Widespread concerns have been raised by users and manufacturers regarding the ingredients contained in most household products; justifiably so, as increased cases of new diseases and the rise in the occurrence of certain chronic illnesses have shown a correlation with exposure to many identifiable materials present in these products.
While correlation does not prove causation, in the best interest of one’s personal health and safety, it is understandable that consumers would choose to be wary of certain ingredients that have proven a stronger correlation with certain illnesses. Hence the creation of independent groups dedicated to the proper policing of these products, away from corporate interests.
A group the author would recommend readers to use as reference would be EWG.org, a nonprofit organization committed to providing well-researched safety information on personal care products. They are a wellspring of unbiased information crucial in this age of perpetual misinformation.
Another avenue that has shown a strong correlation to the development of these diseases is in the food we eat. With the rise of corporate agriculture, and prevalence of questionable animal farming practices, we see more and more how everything we touch, and expose ourselves to, have tactile effects on our health and overall well-being.
How so does this apply to household products, that we are arguably equally exposed to on a daily basis? Indeed there are working groups set up to establish regulations concerning these products. But in the interest of personal health, the author would argue that this responsibility falls equally on the shoulders of the end user. It is, at the end of the day, our responsibility to take charge of our own health. Time and time again, not just in our country but in many others, we have seen that policy makers often bend over backwards to big corporations, often at the expense of its own citizens.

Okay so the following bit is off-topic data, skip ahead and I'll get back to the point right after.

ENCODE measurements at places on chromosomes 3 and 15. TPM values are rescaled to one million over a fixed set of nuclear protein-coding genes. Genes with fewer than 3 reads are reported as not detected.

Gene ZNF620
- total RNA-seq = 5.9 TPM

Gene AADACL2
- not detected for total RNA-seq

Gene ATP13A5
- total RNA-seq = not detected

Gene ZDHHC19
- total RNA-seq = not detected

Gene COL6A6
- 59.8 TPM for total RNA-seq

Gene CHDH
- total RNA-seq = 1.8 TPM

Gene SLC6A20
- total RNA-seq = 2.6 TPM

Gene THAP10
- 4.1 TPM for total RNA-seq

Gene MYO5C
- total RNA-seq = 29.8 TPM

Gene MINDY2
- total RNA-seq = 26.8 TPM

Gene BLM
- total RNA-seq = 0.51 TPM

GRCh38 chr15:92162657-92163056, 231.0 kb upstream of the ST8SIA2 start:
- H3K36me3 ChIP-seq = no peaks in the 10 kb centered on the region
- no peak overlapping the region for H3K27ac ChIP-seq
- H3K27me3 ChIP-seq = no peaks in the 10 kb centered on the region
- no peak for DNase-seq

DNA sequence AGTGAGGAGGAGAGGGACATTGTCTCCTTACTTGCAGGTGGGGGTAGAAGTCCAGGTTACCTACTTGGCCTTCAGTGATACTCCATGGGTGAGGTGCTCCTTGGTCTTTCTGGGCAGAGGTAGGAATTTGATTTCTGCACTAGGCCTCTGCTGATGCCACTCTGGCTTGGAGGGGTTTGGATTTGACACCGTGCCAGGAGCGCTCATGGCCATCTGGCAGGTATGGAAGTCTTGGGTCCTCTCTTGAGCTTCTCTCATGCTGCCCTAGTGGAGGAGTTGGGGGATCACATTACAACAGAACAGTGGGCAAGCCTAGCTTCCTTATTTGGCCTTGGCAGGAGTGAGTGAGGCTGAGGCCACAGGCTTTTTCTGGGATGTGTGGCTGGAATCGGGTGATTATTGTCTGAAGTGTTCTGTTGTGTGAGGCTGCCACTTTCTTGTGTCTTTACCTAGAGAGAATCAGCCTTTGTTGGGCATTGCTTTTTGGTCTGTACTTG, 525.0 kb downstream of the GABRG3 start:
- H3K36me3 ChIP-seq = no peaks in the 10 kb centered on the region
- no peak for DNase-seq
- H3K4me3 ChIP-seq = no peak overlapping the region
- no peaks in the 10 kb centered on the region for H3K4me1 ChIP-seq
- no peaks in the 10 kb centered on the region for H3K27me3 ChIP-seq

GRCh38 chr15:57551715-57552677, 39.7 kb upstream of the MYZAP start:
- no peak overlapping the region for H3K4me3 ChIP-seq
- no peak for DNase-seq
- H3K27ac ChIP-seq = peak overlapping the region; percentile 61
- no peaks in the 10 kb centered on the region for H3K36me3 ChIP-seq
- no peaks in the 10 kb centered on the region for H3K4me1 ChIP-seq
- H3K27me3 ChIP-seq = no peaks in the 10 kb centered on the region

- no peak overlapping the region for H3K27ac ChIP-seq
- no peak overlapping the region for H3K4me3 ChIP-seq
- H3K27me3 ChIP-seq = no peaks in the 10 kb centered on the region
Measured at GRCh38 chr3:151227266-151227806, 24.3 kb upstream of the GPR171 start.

This is not an attempt to discredit those who legitimately do their best to ensure that the final product that reaches our hands is of the best and highest quality, but more a call to action to engage the end user, to create more awareness when it comes to choosing products, and take back the power that was always in our hands to begin with. It would be more difficult to manipulate a highly informed, and discerning consumer.
Some specific ingredients were already mentioned in a previous post, but other ingredients we feel also necessitate mention would be:
Volatile Organic Compounds are a common ingredient found in many cleaning supplies known to cause allergic reactions, asthma, and headaches. Some examples of these are fragrances which are often not required to be placed on the label, and terpenes which forms formaldehyde—a known sensitizer linked to asthma and allergic reactions, as well as a central nervous system depressant known to retard brain activity—when it reacts with ozone especially in warm and smoggy days. Inhalation of formaldehyde may also cause dizziness, headaches, chronic fatigue, joint pain, and loss of sleep. The concentrations that they make up in the final product is also equally important, aim to go for products with less than 1% of the fragrance making up the formulation.
Burns to the skin and eyes, and inhalation of toxic mists or vapors are some of the most common injuries affecting almost 6 out of every 100 professional custodians in the United States, and those are only the recorded cases. It is unknown how many similar cases go by unnoticed, especially in states where safety briefing on the use of cleaning products are given less importance.
The speed of introduction of revolutionary products and ingredients may leave some confused and unsure of how, and which product, to pick. Our hope is that moving forward, consumers are more empowered to make informed choices about the cleaner, sanitizer, and disinfectants they use, for their health, and that of their environment.